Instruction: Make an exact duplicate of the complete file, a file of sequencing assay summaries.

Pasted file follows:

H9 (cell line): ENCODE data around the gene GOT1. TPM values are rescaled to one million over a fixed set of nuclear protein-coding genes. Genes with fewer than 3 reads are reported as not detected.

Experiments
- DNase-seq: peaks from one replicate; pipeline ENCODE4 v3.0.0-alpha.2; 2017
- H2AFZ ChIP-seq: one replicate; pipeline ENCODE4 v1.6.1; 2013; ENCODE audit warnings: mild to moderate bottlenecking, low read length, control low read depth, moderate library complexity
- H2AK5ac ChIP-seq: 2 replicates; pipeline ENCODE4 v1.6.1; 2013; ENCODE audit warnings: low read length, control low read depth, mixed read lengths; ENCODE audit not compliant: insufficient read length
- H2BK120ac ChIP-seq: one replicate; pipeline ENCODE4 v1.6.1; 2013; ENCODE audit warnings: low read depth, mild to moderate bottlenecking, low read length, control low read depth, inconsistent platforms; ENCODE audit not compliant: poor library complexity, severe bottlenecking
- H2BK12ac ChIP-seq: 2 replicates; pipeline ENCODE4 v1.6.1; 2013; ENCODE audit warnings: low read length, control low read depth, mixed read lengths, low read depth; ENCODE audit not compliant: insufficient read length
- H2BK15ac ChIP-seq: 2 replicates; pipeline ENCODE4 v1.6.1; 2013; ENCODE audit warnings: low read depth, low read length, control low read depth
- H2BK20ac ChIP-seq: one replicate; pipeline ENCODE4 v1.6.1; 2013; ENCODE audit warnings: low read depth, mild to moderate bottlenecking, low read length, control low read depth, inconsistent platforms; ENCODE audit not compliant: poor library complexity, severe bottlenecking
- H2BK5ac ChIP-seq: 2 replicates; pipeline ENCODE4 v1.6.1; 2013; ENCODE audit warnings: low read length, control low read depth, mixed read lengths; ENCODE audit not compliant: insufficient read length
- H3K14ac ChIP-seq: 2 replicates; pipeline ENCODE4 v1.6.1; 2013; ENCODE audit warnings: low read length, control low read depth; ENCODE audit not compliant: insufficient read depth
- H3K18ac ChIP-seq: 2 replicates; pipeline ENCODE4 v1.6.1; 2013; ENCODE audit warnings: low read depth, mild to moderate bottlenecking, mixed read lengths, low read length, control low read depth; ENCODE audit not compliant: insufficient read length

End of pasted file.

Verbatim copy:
H9 (cell line): ENCODE data around the gene GOT1. TPM values are rescaled to one million over a fixed set of nuclear protein-coding genes. Genes with fewer than 3 reads are reported as not detected.

Experiments
- DNase-seq: peaks from one replicate; pipeline ENCODE4 v3.0.0-alpha.2; 2017
- H2AFZ ChIP-seq: one replicate; pipeline ENCODE4 v1.6.1; 2013; ENCODE audit warnings: mild to moderate bottlenecking, low read length, control low read depth, moderate library complexity
- H2AK5ac ChIP-seq: 2 replicates; pipeline ENCODE4 v1.6.1; 2013; ENCODE audit warnings: low read length, control low read depth, mixed read lengths; ENCODE audit not compliant: insufficient read length
- H2BK120ac ChIP-seq: one replicate; pipeline ENCODE4 v1.6.1; 2013; ENCODE audit warnings: low read depth, mild to moderate bottlenecking, low read length, control low read depth, inconsistent platforms; ENCODE audit not compliant: poor library complexity, severe bottlenecking
- H2BK12ac ChIP-seq: 2 replicates; pipeline ENCODE4 v1.6.1; 2013; ENCODE audit warnings: low read length, control low read depth, mixed read lengths, low read depth; ENCODE audit not compliant: insufficient read length
- H2BK15ac ChIP-seq: 2 replicates; pipeline ENCODE4 v1.6.1; 2013; ENCODE audit warnings: low read depth, low read length, control low read depth
- H2BK20ac ChIP-seq: one replicate; pipeline ENCODE4 v1.6.1; 2013; ENCODE audit warnings: low read depth, mild to moderate bottlenecking, low read length, control low read depth, inconsistent platforms; ENCODE audit not compliant: poor library complexity, severe bottlenecking
- H2BK5ac ChIP-seq: 2 replicates; pipeline ENCODE4 v1.6.1; 2013; ENCODE audit warnings: low read length, control low read depth, mixed read lengths; ENCODE audit not compliant: insufficient read length
- H3K14ac ChIP-seq: 2 replicates; pipeline ENCODE4 v1.6.1; 2013; ENCODE audit warnings: low read length, control low read depth; ENCODE audit not compliant: insufficient read depth
- H3K18ac ChIP-seq: 2 replicates; pipeline ENCODE4 v1.6.1; 2013; ENCODE audit warnings: low read depth, mild to moderate bottlenecking, mixed read lengths, low read length, control low read depth; ENCODE audit not compliant: insufficient read length